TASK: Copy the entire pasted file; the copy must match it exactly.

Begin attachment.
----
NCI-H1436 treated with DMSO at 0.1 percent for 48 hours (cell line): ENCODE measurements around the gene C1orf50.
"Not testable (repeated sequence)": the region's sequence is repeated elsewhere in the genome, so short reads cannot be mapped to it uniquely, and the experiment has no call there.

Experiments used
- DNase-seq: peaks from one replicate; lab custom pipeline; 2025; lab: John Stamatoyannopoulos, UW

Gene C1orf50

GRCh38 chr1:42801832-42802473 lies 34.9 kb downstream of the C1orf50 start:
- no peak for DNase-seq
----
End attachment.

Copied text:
NCI-H1436 treated with DMSO at 0.1 percent for 48 hours (cell line): ENCODE measurements around the gene C1orf50.
"Not testable (repeated sequence)": the region's sequence is repeated elsewhere in the genome, so short reads cannot be mapped to it uniquely, and the experiment has no call there.

Experiments used
- DNase-seq: peaks from one replicate; lab custom pipeline; 2025; lab: John Stamatoyannopoulos, UW

Gene C1orf50

GRCh38 chr1:42801832-42802473 lies 34.9 kb downstream of the C1orf50 start:
- no peak for DNase-seq